Preparing to build Linux with Yaffs

This video covers the preparation needed to include Linux in Yaffs - describing the kernel build-tools needed, how to get the kernel source code and Yaffs source code. It’s about 175Mb and 6m30 long.

Here’s the script for the video:

Hello, today I’m going to show you the tools you need to compile Yaffs into the Linux kernel. If you’ve compiled Linux before, then this tutorial is not appropriate for you, and you should skip to the next one.

Yaffs is the most widely used file system which is specialised for Flash memory. It’s used in millions of devices, both under Linux and other operatings systems. It’s available under the Gnu Public Licence – the GPL – and commercial terms. You can find out more about Yaffs at

This demo is being run on Intel x86 because the end result is available for you to experiment with under Vagrant and Virtualbox, but with some slight changes we could target another architecture – for instance ARM. If you’ve never used Vagrant, it provides a way to get a virtual system up and running in a few minutes. You can download the Vagrant box from the Yaffs web site.


We’re starting off with a stock Ubunutu Precise 12.04 386 server. We’re using 386 because it’s the lowest common demoninator, so the virtualbox will run on any system capable of running Virtualbox, but this works just as well for 64 bit architecture.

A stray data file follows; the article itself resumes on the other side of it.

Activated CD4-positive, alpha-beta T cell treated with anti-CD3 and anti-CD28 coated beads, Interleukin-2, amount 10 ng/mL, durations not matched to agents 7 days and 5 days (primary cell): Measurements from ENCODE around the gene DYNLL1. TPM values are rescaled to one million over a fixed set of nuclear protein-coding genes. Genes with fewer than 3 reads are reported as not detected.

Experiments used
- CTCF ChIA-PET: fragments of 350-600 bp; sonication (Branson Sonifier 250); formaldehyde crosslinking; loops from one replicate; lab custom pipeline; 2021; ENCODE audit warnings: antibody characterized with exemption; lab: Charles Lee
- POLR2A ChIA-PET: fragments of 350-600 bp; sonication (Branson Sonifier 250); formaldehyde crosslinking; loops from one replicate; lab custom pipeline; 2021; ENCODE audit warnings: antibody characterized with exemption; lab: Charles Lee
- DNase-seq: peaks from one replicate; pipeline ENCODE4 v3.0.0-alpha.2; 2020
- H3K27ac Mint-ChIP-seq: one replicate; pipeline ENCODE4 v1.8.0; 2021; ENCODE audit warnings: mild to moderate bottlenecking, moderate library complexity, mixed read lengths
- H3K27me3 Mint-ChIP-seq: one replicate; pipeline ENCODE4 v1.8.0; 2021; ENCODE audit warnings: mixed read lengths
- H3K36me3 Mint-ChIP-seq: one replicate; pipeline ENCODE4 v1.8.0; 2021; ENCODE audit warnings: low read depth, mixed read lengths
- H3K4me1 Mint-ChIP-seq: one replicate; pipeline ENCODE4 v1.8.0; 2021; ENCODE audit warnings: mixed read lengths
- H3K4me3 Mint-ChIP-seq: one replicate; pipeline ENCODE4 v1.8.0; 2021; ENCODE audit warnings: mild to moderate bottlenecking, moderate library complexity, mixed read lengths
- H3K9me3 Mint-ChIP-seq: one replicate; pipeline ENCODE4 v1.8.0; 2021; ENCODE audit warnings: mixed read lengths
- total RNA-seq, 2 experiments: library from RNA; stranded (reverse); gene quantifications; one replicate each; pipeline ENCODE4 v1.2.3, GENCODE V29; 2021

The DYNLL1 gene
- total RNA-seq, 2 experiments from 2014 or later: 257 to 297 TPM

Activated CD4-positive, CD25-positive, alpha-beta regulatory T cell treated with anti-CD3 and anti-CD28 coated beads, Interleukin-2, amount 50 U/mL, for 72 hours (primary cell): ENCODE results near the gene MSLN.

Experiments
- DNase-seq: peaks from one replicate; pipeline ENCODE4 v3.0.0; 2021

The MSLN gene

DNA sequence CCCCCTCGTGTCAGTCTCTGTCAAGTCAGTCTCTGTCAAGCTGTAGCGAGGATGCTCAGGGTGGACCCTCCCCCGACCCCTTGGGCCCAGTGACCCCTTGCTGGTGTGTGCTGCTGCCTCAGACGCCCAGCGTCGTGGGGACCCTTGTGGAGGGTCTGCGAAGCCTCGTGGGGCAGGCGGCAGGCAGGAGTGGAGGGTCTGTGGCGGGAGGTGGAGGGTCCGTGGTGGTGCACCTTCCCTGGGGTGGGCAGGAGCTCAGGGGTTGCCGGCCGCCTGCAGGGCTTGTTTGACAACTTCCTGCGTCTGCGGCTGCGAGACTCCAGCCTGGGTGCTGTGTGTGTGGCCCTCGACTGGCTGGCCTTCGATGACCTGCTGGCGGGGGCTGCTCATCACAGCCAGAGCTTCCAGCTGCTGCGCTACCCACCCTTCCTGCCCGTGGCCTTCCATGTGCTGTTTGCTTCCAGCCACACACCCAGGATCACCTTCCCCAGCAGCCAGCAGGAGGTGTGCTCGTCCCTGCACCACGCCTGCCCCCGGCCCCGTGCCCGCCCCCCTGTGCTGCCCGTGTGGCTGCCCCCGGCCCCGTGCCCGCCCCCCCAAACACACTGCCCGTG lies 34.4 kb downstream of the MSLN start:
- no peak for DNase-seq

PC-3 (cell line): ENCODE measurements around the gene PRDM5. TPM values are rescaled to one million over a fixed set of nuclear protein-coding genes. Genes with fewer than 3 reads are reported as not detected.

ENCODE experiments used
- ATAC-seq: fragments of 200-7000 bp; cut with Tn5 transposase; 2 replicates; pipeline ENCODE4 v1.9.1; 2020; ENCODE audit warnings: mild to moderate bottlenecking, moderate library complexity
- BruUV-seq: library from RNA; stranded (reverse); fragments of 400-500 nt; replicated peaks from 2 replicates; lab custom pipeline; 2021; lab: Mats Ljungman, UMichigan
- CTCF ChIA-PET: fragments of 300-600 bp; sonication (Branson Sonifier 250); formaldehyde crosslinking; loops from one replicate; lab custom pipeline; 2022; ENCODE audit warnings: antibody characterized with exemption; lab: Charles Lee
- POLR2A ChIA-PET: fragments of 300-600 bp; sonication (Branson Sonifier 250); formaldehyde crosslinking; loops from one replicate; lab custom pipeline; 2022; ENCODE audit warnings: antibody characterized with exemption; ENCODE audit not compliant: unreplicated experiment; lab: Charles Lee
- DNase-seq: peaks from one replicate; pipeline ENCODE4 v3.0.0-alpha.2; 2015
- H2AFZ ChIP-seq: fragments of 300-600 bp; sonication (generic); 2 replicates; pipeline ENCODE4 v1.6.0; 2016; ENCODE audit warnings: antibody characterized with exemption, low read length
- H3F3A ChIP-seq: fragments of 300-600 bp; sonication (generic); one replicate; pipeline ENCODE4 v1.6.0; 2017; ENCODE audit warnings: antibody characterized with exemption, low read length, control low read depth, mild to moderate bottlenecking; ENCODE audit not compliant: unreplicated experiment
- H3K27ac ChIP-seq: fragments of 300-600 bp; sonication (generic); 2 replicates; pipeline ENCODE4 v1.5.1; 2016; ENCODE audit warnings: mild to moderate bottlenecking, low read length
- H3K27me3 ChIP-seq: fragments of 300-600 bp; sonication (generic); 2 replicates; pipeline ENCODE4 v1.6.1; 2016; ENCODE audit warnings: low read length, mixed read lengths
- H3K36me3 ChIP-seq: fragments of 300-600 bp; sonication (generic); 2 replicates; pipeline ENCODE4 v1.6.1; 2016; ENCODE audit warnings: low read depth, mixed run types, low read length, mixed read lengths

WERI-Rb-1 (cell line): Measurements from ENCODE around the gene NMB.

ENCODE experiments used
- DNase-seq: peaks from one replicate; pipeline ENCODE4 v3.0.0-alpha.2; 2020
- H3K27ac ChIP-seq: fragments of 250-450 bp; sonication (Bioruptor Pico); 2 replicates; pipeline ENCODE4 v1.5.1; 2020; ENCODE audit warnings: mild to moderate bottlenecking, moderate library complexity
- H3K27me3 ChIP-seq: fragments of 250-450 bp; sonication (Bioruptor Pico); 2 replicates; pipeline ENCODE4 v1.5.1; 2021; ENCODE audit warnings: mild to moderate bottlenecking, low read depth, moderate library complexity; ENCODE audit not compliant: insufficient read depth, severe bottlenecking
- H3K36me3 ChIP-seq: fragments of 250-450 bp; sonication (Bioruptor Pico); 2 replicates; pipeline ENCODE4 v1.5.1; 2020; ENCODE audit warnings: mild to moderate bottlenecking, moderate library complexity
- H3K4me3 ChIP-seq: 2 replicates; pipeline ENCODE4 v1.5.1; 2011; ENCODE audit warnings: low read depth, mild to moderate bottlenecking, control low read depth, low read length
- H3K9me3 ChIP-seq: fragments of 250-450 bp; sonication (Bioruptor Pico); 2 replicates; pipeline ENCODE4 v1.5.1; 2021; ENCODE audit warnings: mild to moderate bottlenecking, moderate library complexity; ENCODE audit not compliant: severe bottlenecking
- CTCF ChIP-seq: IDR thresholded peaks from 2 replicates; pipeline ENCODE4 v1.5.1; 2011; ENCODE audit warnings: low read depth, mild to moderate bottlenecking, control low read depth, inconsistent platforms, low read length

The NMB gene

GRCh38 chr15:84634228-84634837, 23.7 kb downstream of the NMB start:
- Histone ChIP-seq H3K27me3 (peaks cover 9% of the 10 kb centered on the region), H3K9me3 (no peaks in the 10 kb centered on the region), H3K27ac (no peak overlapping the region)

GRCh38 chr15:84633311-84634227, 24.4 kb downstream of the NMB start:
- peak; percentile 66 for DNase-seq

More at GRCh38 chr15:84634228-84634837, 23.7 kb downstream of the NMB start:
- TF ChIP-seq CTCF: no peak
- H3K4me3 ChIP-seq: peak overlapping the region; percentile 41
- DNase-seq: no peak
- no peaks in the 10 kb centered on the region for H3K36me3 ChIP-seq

Here we are at the command-line of a brand-new installation. The server has been configured for the minimum – it only has ssh, and a couple of othre things required for Vagrant. Of course there’s no requirement for any of this for Yaffs.

We need git version control to download Yaffs and the kernel source

sudo apt-get install git

We need these tools to build the kernel

sudo apt-get install crash kexec-tools makedumpfile kernel-wedge

sudo apt-get install ncurses-dev libncurses5-dev

sudo apt-get install build-essential fakeroot

And we need this to automate the job of creating a debian kernel package

sudo apt-get install kernel-package

Okay, we have all the tools I’ll be needing, so I’m going to go ahead and make a working directory.

mkdir kernel

cd kernel

Of course we’re going to need Yaffs, so I’ll go ahead and download that

git clone git://

That puts it into the Yaffs directory.


This copy of Yaffs is licensed under the Gnu Public Licence – the GPL, so I must make changes available under the GPL too. We also license Yaffs under commercial terms removing the need to make your code available to others. Check our website for details.

Now I need a copy of the kernel source code. I could have used one directly from, but because this demo is running on ubuntu, I’m going to grab the ubuntu kernel. This has the benefit of including the debian build rules.

git clone git:// source

cd source

Here it is


And that’s everything necessary to build the kernel with Yaffs. In the next video we’ll show you how to configure and compile the kernel with Yaffs. More information about Yaffs is available at Thanks for watching.